Strange discovery of ancient burial highways in Arabia

archaeologists from the University of Western Australia made an extraordinary discovery. They found “funeral avenues” which were previously built by the peoples who lived in northwestern Arabia at that time. These paths were long distance corridors creating close links between oases and pastures surrounded by monuments.

Dr. Matthew Dalton, a teacher at UWA’s School of Humanities, is the lead author of the study whose findings were published in the journal The Holocene. He claimed that these burial avenues were the main motorway networks of this time.

This suggests that people living in the Arabian Peninsula 4,500 years ago had a close relationship.

More than 17,800 vaults unearthed

The UWA team, which works under the aegis of the royal commission for AlUla, mobilized major means to highlight these paths. The researchers used satellite images as well as aerial photographs taken by helicopter. They also carried out ground studies and excavations to find and analyze these ancient trails.

The highways have been located on a area of ​​160,000 square km, with over 17,800 graves. All these tombs were found in strategic areas where the studies were carried out near AlUla and Khaybar in Saudi Arabia. Of these 17,800 tombs, about 11,000 were part of the funerary avenues.

The archaeologists found that the highest concentrations of funerary monuments on these avenues were located near permanent water sources. Taking into account the direction of the avenues, we see that the populations used them to move between the main oases. These are those of Khaybar, AlUla and Tayma.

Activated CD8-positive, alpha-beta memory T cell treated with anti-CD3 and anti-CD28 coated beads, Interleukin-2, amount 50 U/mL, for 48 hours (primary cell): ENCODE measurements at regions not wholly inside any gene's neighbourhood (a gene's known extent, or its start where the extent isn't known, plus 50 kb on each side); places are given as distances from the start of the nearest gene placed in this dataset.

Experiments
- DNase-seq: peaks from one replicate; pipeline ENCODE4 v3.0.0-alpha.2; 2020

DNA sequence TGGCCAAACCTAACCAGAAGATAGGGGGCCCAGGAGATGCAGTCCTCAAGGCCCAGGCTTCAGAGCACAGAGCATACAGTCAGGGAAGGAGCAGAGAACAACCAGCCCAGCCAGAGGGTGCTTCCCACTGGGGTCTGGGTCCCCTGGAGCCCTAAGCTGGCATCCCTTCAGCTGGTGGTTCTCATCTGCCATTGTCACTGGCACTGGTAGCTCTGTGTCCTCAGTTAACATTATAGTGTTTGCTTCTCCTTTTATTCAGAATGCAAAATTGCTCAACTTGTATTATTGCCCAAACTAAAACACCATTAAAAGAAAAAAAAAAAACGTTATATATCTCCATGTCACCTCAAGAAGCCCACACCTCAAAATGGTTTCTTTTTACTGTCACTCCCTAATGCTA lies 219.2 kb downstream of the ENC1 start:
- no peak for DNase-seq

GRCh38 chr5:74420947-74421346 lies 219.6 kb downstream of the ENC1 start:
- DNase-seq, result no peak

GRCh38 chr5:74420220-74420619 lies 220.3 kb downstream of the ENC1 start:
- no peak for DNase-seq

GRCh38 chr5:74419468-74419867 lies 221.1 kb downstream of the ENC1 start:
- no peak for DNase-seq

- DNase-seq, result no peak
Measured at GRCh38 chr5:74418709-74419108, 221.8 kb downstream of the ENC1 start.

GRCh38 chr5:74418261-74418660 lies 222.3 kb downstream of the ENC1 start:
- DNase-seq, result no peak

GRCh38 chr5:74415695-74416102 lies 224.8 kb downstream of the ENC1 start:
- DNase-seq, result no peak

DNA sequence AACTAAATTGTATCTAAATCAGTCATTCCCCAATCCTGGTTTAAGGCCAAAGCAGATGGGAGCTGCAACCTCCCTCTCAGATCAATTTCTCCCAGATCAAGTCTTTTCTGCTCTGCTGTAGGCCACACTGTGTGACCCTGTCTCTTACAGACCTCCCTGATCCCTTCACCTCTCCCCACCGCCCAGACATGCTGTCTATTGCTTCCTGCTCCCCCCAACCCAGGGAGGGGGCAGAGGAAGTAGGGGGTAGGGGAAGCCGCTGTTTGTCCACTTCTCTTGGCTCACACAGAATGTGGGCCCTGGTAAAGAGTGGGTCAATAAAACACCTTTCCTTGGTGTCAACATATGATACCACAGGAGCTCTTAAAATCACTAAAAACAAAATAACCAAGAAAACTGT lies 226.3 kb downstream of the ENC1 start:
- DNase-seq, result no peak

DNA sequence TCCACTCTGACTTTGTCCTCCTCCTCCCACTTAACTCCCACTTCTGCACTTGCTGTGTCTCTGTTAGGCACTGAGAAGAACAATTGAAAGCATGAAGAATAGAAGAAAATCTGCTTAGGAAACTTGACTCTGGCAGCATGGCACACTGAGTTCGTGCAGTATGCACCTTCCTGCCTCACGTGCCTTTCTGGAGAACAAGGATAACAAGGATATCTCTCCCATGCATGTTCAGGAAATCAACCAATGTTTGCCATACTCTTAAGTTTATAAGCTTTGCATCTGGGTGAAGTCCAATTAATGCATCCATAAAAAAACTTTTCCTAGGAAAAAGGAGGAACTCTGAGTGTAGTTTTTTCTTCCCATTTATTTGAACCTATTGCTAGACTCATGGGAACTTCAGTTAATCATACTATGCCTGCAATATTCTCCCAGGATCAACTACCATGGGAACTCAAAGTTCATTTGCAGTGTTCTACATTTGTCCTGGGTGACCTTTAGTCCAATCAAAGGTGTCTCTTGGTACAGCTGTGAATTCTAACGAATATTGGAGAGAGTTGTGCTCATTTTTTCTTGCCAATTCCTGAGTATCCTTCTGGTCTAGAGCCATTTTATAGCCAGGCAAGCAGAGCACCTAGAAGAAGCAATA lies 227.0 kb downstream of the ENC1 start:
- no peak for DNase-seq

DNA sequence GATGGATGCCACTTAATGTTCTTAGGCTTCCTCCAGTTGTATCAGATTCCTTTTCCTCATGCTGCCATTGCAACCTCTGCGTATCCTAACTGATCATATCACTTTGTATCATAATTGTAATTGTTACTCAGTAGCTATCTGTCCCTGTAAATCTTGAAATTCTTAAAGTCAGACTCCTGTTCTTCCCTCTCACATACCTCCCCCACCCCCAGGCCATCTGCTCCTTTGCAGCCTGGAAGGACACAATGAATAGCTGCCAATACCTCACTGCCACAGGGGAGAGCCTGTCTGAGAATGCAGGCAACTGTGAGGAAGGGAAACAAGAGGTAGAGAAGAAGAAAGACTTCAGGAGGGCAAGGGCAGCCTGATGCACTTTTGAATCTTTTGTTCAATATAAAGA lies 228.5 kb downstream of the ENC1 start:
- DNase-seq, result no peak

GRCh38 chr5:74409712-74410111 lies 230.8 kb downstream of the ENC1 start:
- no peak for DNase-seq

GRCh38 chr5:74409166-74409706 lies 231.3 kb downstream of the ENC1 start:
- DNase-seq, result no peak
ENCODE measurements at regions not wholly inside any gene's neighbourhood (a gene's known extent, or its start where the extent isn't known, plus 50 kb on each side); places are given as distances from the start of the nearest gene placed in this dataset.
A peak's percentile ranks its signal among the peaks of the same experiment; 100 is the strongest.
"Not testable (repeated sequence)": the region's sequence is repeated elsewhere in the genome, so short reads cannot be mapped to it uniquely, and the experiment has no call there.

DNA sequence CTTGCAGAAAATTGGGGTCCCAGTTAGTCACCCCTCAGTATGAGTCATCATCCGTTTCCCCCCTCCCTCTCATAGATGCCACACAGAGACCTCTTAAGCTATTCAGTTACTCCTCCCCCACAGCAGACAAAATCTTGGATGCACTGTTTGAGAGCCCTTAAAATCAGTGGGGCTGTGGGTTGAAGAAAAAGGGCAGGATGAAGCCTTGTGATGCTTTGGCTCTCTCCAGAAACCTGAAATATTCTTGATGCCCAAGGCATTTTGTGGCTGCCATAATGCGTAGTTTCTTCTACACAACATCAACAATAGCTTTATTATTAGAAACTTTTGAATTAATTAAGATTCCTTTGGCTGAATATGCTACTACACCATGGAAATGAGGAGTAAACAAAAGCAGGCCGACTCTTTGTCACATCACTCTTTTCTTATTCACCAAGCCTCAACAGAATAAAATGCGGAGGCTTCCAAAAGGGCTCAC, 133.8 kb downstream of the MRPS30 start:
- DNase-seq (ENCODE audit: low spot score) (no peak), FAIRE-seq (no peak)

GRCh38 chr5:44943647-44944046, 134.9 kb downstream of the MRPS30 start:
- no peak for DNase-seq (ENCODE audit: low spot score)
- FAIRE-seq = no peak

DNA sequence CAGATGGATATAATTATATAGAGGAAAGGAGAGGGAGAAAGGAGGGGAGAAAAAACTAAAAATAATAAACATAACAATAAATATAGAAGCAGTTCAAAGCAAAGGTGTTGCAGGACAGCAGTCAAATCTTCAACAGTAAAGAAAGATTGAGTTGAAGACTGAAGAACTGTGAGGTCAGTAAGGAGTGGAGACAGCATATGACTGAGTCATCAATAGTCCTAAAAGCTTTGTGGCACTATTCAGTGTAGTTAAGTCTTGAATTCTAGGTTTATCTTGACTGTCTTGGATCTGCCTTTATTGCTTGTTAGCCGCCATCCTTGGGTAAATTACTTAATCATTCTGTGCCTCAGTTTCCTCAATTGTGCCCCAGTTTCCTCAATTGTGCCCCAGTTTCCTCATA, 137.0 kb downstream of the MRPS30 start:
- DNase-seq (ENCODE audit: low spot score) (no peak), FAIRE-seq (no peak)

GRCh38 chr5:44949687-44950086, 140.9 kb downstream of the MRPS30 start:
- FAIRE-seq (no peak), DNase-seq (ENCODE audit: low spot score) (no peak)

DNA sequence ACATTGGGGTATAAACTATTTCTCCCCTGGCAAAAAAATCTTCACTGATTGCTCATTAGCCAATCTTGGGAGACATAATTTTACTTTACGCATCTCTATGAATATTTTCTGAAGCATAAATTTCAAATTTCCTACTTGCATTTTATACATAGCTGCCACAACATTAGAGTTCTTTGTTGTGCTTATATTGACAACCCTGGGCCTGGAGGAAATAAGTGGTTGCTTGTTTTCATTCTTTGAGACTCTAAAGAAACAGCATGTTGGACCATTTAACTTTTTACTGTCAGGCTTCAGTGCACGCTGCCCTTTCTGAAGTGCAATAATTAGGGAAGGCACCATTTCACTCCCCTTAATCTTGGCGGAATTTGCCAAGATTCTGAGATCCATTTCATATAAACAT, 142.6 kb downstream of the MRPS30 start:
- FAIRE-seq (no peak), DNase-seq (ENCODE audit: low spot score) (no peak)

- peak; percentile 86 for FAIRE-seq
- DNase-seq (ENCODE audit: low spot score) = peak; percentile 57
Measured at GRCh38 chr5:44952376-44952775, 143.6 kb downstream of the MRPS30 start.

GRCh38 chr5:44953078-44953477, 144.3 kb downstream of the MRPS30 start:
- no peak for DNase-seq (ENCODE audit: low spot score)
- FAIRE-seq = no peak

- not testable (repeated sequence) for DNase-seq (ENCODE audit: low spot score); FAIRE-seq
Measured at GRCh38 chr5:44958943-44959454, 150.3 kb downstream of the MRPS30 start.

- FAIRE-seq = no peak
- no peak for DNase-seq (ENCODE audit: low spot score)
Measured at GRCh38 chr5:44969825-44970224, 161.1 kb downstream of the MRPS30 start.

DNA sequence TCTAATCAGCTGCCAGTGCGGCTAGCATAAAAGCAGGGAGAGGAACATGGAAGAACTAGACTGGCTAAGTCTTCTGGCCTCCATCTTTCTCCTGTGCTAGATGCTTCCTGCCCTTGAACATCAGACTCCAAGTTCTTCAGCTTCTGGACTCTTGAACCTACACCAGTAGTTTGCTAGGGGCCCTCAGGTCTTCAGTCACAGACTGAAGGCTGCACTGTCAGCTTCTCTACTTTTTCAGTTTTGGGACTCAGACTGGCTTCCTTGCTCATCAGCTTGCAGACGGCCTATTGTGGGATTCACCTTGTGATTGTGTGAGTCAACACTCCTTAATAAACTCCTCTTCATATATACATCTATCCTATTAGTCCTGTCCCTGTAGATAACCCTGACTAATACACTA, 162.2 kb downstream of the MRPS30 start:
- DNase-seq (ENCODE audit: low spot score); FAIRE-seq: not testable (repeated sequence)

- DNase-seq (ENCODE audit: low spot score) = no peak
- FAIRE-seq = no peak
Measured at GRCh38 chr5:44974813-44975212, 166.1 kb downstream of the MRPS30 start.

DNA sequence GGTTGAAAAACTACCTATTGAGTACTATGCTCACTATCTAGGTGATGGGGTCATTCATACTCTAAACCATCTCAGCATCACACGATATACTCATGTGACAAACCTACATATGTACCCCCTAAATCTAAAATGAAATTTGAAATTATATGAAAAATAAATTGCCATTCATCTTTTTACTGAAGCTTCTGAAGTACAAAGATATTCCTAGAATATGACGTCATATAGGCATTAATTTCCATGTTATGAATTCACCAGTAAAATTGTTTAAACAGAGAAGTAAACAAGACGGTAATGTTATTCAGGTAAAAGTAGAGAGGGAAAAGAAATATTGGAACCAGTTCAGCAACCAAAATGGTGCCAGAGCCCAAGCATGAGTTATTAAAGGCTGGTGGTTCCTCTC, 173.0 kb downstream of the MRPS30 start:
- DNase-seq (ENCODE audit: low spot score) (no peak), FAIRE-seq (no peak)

Around them, they perceived less important avenues which fade into the landscapes. This suggests that the roads were also used for move herds of domestic animals to nearby pastures during rainy periods.

An area with enormous archaeological potential

For Dr. Dalton, the oases, particularly Khaybar, were the densest areas in funerary monuments known in the world. In view of the diversity of the tombs which surrounded them, one can deduce that the populations had resided there for a long time. They had already started settle permanently at that time.

Project director Dr Hugh Thomas of UWA’s School of Humanities said the research crowns an extraordinary year for the project. He claimed that the articles published in 2021 helped to demonstrate certain facts. In ancient times, AlUla and Khaybar would have been particularly rich.

Dr. Hugh pointed out that the archaeological discoveries from these regions have the potential to disrupt current historical patterns. They should help to better understand the ancient history of the middle east.


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